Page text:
Turkey's ruling party on Tuesday presented a bill to parliament which would give the government greater control of social media but critics are concerned over the proposal's impact on freedom of speech.
Human rights groups and the opposition already point to the erosion of freedom of expression in Turkey, with thousands of people subject to criminal proceedings for "insulting" President Recep Tayyip Erdogan on social media.
They argue that increased control of social media could also limit Turkish access to independent or critical information in a country where the news media is in the hands of government-friendly businessmen or controlled by the state.
Under the new regulations, if passed,, social media giants such as Facebook and Twitter would have to ensure they have local representatives in Turkey or face having their internet traffic restricted by up to 90 percent, according to the text seen by AFP.
Social media companies must also remove content within 24 hours of court requests, and risk heavy financial penalties if they do not comply with the orders.
The law would affect social networks with more than a million unique visits every day, and proposes servers with Turkish users' data must be stored in Turkey.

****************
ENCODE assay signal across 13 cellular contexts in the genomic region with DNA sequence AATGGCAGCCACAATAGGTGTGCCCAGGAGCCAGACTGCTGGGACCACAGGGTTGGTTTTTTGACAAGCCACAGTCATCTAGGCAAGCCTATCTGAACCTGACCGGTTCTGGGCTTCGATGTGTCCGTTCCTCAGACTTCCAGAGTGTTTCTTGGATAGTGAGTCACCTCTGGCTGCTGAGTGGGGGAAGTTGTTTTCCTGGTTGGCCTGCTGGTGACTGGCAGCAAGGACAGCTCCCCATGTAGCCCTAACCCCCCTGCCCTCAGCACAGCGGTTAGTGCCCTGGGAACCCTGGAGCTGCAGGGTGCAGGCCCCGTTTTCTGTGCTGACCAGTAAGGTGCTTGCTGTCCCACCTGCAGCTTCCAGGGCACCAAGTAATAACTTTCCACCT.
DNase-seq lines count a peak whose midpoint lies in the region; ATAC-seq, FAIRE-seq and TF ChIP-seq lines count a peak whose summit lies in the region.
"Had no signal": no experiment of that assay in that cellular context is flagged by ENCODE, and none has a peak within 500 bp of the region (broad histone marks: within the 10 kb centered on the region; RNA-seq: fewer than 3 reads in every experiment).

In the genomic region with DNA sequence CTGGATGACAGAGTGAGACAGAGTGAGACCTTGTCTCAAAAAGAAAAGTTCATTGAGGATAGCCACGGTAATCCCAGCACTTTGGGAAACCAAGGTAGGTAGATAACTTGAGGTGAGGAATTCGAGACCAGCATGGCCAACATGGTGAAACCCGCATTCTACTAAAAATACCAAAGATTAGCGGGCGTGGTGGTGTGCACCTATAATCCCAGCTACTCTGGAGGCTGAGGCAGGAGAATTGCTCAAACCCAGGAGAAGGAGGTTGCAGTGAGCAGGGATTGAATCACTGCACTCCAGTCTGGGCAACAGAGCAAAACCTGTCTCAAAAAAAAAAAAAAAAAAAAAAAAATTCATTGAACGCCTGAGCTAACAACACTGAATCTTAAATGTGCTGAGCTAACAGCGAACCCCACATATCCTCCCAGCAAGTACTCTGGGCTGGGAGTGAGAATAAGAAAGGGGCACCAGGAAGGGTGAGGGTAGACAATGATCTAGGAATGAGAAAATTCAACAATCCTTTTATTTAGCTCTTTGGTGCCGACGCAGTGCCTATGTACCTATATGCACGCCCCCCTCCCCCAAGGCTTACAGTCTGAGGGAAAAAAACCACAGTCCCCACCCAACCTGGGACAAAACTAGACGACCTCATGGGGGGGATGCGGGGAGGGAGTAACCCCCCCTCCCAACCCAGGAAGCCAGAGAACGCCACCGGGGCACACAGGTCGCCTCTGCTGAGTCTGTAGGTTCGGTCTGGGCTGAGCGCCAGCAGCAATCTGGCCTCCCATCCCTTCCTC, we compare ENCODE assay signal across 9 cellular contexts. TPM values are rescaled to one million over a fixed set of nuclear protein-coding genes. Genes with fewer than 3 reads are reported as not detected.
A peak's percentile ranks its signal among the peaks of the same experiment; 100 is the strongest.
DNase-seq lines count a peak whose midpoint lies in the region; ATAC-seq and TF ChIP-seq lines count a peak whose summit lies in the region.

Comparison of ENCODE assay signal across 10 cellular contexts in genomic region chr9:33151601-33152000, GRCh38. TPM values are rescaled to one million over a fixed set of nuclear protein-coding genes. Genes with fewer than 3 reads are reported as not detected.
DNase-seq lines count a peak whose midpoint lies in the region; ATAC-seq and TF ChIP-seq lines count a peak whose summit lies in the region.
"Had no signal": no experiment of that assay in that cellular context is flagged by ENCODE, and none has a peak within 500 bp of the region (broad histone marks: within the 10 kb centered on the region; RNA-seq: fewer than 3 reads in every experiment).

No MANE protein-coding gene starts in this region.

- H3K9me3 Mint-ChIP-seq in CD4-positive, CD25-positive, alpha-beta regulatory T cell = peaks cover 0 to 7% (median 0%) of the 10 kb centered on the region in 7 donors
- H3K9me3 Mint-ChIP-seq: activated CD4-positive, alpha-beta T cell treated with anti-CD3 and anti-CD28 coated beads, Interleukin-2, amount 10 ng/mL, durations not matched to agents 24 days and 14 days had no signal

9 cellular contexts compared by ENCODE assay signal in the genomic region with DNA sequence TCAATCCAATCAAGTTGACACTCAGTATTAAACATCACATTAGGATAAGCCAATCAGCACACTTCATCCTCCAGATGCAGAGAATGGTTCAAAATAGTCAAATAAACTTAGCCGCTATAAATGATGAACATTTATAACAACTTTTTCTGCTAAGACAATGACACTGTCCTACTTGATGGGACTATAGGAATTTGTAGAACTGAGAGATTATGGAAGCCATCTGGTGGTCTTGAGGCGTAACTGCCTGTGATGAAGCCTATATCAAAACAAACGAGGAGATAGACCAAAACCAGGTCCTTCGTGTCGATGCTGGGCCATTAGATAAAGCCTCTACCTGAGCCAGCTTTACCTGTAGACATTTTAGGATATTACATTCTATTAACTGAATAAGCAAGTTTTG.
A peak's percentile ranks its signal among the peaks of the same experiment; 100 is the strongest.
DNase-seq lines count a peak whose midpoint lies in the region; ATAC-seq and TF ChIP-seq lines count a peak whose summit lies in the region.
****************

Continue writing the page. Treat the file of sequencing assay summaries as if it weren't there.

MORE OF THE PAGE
The bill aims to "put an end to insults and harassment" online, Ozlem Zengin of the ruling Justice and Development Party (AKP) said during a press conference on Tuesday.
It was submitted by the AKP and its nationalist partner, the MHP, which have a majority in the parliament.
Erdogan vowed to tighten government control over social media earlier this month after he said "dark-hearted" users insulted Finance Minister Berat Albayrak and his wife Esra, who is the president's daughter, following the birth of their fourth child.
The president is not a fan of social media despite a large following on different platforms, including Twitter. He once compared the media platforms to a "murderer's knife".
A Turkish court in January lifted a ban on the online encyclopedia Wikipedia after almost three years.
According to Twitter's latest "transparency report" for the first half of 2019, Turkey ranked number one for seeking content removal with more than 6,000 requests.